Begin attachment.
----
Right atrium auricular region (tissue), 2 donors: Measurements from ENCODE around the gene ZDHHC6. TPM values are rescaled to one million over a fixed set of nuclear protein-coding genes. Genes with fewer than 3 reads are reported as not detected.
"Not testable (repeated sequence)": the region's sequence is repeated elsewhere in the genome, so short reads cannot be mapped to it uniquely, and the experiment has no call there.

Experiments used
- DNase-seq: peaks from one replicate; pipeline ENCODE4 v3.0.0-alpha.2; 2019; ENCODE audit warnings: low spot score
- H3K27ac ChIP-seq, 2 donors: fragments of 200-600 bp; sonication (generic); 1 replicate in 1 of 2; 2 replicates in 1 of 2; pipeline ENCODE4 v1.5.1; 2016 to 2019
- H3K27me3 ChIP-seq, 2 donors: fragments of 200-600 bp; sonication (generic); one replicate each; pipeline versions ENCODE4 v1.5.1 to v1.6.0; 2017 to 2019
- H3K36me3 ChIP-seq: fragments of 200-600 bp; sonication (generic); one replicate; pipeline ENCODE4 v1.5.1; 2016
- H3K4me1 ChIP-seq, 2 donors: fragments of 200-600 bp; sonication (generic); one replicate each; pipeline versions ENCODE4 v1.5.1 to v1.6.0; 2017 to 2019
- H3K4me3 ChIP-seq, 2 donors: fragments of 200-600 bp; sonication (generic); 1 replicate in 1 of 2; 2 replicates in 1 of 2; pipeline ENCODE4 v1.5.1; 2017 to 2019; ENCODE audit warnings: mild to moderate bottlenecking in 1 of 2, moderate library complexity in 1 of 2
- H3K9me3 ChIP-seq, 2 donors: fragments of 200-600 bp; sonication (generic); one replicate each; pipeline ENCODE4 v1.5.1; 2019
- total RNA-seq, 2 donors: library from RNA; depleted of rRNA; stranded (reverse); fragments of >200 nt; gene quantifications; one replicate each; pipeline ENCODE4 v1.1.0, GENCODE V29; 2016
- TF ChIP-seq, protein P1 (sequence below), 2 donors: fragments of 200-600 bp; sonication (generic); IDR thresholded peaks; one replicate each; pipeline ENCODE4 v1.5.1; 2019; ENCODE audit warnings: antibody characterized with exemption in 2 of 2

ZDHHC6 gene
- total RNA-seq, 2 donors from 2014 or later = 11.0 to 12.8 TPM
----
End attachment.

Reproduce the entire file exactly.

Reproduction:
Right atrium auricular region (tissue), 2 donors: Measurements from ENCODE around the gene ZDHHC6. TPM values are rescaled to one million over a fixed set of nuclear protein-coding genes. Genes with fewer than 3 reads are reported as not detected.
"Not testable (repeated sequence)": the region's sequence is repeated elsewhere in the genome, so short reads cannot be mapped to it uniquely, and the experiment has no call there.

Experiments used
- DNase-seq: peaks from one replicate; pipeline ENCODE4 v3.0.0-alpha.2; 2019; ENCODE audit warnings: low spot score
- H3K27ac ChIP-seq, 2 donors: fragments of 200-600 bp; sonication (generic); 1 replicate in 1 of 2; 2 replicates in 1 of 2; pipeline ENCODE4 v1.5.1; 2016 to 2019
- H3K27me3 ChIP-seq, 2 donors: fragments of 200-600 bp; sonication (generic); one replicate each; pipeline versions ENCODE4 v1.5.1 to v1.6.0; 2017 to 2019
- H3K36me3 ChIP-seq: fragments of 200-600 bp; sonication (generic); one replicate; pipeline ENCODE4 v1.5.1; 2016
- H3K4me1 ChIP-seq, 2 donors: fragments of 200-600 bp; sonication (generic); one replicate each; pipeline versions ENCODE4 v1.5.1 to v1.6.0; 2017 to 2019
- H3K4me3 ChIP-seq, 2 donors: fragments of 200-600 bp; sonication (generic); 1 replicate in 1 of 2; 2 replicates in 1 of 2; pipeline ENCODE4 v1.5.1; 2017 to 2019; ENCODE audit warnings: mild to moderate bottlenecking in 1 of 2, moderate library complexity in 1 of 2
- H3K9me3 ChIP-seq, 2 donors: fragments of 200-600 bp; sonication (generic); one replicate each; pipeline ENCODE4 v1.5.1; 2019
- total RNA-seq, 2 donors: library from RNA; depleted of rRNA; stranded (reverse); fragments of >200 nt; gene quantifications; one replicate each; pipeline ENCODE4 v1.1.0, GENCODE V29; 2016
- TF ChIP-seq, protein P1 (sequence below), 2 donors: fragments of 200-600 bp; sonication (generic); IDR thresholded peaks; one replicate each; pipeline ENCODE4 v1.5.1; 2019; ENCODE audit warnings: antibody characterized with exemption in 2 of 2

ZDHHC6 gene
- total RNA-seq, 2 donors from 2014 or later = 11.0 to 12.8 TPM